English and Scientific names:

Red-necked Phalarope

Phalaropus lobatus

Number of individuals: 




Specific Locality:

Near southern terminus of Larry Road, about 3 miles SSW of Indian Bayou

Date(s) when observed:


Time(s) of day when observed:  

From about 10:15 to about 12:00

Reporting observer and address:

Paul Conover

Other observers accompanying reporter who also identified the bird(s):

Dave Patton

Other observers who independently identified the bird(s)


Light conditions (position of bird in relation to shade and to direction and amount of light):

Morning light, sun was low and behind me, field was spread out in good light. 

Optical equipment: 

Zeiss 10s, Nikon d200 w/300 mm lens, Nikon 20-60x Fieldscope III ED

Distance to bird(s): 

Mainly about 100 yards, but it did briefly come to within perhaps 50 yards.     

Duration of observation:

About 1.5 hours


A large shallow ag field pond with wetland plants growing at its margins.   

Behavior of bird: 

The bird was feeding actively while it swam, and taking short flights from one area of the pond to another.  There were thousands of birds present in the ponds, including ducks and dowitchers.  The phalarope worked in and out of the flock and then worked the back edge of the pond moving down the length of the pond.    


A shorebird about the size of a Stilt Sandpiper give or take an inch, much smaller than dowitchers.  The bird swam the entire duration of the observation, including spinning and also making short lurches forward, apparently after prey. 


Overall the bird was very pale.  However, on closer look the back of the bird was fairly dark and contrasted with the rest of the body, most of which was clear white. 


The most obvious feature on the bird was the blackish “phalarope mark,” a broad black arc extending down and back from the eye.  A thin blackish (it appeared blackish from the distance, anyway)  line extended up the center of the nape from the mantle, and broadened onto the crown.  The black crown ended anteriorly at about the level of the eyes.  Otherwise the neck and head were a bright clear white.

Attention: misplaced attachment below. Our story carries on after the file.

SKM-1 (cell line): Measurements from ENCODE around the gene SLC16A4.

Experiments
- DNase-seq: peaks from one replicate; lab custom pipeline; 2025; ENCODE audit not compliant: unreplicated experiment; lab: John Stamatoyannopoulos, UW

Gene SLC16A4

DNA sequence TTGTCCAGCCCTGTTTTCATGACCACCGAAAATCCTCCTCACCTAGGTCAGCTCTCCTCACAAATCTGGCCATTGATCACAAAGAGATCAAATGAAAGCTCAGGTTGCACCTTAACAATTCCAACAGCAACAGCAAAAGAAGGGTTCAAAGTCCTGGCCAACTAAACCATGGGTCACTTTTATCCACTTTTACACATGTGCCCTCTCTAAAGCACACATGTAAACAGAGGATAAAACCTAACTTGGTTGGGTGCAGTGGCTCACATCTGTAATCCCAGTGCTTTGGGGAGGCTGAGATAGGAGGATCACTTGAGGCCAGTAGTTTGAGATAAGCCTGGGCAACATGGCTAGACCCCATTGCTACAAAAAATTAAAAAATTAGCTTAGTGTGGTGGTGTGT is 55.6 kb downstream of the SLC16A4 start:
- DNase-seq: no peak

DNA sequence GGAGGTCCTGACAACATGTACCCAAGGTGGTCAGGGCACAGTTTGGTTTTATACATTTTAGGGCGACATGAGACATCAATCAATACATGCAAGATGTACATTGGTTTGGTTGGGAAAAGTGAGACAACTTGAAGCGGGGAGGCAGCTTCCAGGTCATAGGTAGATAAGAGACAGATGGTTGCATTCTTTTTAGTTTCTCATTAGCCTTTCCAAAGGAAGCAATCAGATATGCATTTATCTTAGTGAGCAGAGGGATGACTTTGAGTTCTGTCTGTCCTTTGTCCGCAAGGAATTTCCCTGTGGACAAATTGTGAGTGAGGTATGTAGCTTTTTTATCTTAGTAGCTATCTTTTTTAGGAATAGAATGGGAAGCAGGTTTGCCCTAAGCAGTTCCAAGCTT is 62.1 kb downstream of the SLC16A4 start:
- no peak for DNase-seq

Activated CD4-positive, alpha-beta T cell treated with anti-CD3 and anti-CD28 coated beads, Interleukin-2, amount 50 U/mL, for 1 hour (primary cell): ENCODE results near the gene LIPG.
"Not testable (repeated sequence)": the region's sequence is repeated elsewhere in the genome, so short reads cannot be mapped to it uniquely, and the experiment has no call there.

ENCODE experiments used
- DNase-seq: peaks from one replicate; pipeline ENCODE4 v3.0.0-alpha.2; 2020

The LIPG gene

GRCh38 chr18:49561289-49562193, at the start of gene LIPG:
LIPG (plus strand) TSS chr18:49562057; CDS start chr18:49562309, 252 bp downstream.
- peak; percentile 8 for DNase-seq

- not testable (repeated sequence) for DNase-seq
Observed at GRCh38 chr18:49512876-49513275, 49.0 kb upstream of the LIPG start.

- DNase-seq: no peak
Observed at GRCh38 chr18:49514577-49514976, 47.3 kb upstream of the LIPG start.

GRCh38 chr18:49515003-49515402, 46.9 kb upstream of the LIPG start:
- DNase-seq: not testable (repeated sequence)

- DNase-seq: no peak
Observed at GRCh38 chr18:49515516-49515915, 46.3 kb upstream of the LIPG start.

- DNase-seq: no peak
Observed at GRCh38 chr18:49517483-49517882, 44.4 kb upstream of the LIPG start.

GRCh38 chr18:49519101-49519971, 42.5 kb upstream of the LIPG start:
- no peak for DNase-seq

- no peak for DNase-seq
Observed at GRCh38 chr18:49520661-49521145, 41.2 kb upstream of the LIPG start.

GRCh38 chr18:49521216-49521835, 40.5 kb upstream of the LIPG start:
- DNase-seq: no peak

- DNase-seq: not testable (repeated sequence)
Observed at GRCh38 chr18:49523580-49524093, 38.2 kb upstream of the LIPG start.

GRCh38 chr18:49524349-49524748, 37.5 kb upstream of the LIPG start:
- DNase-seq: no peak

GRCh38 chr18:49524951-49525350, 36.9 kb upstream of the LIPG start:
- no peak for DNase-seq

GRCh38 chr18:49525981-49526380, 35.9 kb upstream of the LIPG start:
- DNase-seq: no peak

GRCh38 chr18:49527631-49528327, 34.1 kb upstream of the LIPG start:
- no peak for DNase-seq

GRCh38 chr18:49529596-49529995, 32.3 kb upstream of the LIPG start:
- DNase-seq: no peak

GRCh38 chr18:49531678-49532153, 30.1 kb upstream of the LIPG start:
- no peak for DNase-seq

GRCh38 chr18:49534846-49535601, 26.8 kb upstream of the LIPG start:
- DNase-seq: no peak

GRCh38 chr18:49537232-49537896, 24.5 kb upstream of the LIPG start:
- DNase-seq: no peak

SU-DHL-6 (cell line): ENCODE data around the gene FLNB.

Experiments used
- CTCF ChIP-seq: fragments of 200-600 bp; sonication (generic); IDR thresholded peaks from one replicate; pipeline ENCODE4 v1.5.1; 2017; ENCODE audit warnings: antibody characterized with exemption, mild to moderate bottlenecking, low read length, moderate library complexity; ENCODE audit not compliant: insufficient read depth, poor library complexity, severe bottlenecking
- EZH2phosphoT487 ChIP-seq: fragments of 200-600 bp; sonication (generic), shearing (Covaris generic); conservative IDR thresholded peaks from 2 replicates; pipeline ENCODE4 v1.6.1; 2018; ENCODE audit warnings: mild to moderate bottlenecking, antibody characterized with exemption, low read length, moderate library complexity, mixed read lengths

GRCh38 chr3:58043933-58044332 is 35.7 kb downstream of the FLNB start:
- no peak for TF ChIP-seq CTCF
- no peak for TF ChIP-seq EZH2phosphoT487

Mantle color was difficult to assess.  I felt that it was a mix of dark gray and buff, not a solid color.  The most obvious feature of the mantle were two buff stripes per side that formed two broad Vs with the wide end pointing dorsally.  Dave also pointed out a feature he saw in a shorebird book, a white spot forward of the bend of the wing, a feature which this bird had.  I only saw the tail and rump one time when I was lucky enough to be ready when it flew.  The rump had a line down the center, and whitish sides.  The tail was dark-ish, but I couldn’t see it very well. 


Underparts white, except for a very pale, almost imperceptible buffy wash around the waterline on the breast.   


Legs not seen, eye was dark and blended into eye mark. 


Bill was long and black, I estimated it at about the length of the head.  The bill was finely pointed.     




Similar species:

Other shorebirds sometimes swim for a short time, and some even spin like phalaropes.  However, the color and markings of this bird and the length of its swim eliminate non-phalarope shorebirds.  Of the phalaropes, Wilson’s lacks the facial pattern of this bird.  Red Phalarope has similar markings but a shorter, blunter bill.         

Photographs or tape recordings obtained?

Bad stills from a video, but I believe enough is visible to eliminate other phalaropes.    

Previous experience with this species: 

I’ve seen many in flight in the Bay of Fundy, but never a bird sitting on water and feeding as this bird did.  

Identification aids:


This description is written from: 


Are you positive of your identification? If not, explain: 



Date and time: